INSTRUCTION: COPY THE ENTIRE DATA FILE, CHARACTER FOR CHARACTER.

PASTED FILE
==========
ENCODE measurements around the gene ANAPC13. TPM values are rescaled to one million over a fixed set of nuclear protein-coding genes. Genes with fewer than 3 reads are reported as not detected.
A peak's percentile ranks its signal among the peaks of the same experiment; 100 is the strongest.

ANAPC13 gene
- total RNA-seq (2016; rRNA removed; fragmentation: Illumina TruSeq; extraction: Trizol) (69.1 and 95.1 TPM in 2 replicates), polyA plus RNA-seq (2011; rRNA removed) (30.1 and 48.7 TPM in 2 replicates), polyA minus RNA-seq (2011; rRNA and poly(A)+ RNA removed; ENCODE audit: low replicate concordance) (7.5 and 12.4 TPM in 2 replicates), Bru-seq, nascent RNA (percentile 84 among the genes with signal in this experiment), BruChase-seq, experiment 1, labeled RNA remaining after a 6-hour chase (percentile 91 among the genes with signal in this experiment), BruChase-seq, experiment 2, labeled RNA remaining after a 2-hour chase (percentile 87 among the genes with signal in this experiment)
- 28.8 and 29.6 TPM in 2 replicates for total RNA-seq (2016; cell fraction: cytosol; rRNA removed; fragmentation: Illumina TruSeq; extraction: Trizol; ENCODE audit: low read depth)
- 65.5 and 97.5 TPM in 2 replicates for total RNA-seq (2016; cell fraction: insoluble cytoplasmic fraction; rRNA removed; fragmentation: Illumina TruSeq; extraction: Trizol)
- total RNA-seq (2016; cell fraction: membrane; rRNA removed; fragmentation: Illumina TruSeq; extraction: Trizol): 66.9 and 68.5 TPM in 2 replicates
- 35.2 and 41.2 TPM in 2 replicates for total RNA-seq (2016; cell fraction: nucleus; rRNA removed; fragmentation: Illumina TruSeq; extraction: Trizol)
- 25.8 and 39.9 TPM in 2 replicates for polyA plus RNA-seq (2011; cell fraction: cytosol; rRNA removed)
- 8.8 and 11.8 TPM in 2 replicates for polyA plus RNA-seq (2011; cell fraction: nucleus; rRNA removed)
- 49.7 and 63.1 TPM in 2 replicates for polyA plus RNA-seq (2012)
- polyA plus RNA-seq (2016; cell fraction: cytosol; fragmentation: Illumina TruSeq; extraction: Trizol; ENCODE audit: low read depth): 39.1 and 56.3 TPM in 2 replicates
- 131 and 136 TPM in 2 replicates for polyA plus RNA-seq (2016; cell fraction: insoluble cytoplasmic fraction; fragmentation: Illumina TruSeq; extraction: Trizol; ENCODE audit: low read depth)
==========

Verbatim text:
ENCODE measurements around the gene ANAPC13. TPM values are rescaled to one million over a fixed set of nuclear protein-coding genes. Genes with fewer than 3 reads are reported as not detected.
A peak's percentile ranks its signal among the peaks of the same experiment; 100 is the strongest.

ANAPC13 gene
- total RNA-seq (2016; rRNA removed; fragmentation: Illumina TruSeq; extraction: Trizol) (69.1 and 95.1 TPM in 2 replicates), polyA plus RNA-seq (2011; rRNA removed) (30.1 and 48.7 TPM in 2 replicates), polyA minus RNA-seq (2011; rRNA and poly(A)+ RNA removed; ENCODE audit: low replicate concordance) (7.5 and 12.4 TPM in 2 replicates), Bru-seq, nascent RNA (percentile 84 among the genes with signal in this experiment), BruChase-seq, experiment 1, labeled RNA remaining after a 6-hour chase (percentile 91 among the genes with signal in this experiment), BruChase-seq, experiment 2, labeled RNA remaining after a 2-hour chase (percentile 87 among the genes with signal in this experiment)
- 28.8 and 29.6 TPM in 2 replicates for total RNA-seq (2016; cell fraction: cytosol; rRNA removed; fragmentation: Illumina TruSeq; extraction: Trizol; ENCODE audit: low read depth)
- 65.5 and 97.5 TPM in 2 replicates for total RNA-seq (2016; cell fraction: insoluble cytoplasmic fraction; rRNA removed; fragmentation: Illumina TruSeq; extraction: Trizol)
- total RNA-seq (2016; cell fraction: membrane; rRNA removed; fragmentation: Illumina TruSeq; extraction: Trizol): 66.9 and 68.5 TPM in 2 replicates
- 35.2 and 41.2 TPM in 2 replicates for total RNA-seq (2016; cell fraction: nucleus; rRNA removed; fragmentation: Illumina TruSeq; extraction: Trizol)
- 25.8 and 39.9 TPM in 2 replicates for polyA plus RNA-seq (2011; cell fraction: cytosol; rRNA removed)
- 8.8 and 11.8 TPM in 2 replicates for polyA plus RNA-seq (2011; cell fraction: nucleus; rRNA removed)
- 49.7 and 63.1 TPM in 2 replicates for polyA plus RNA-seq (2012)
- polyA plus RNA-seq (2016; cell fraction: cytosol; fragmentation: Illumina TruSeq; extraction: Trizol; ENCODE audit: low read depth): 39.1 and 56.3 TPM in 2 replicates
- 131 and 136 TPM in 2 replicates for polyA plus RNA-seq (2016; cell fraction: insoluble cytoplasmic fraction; fragmentation: Illumina TruSeq; extraction: Trizol; ENCODE audit: low read depth)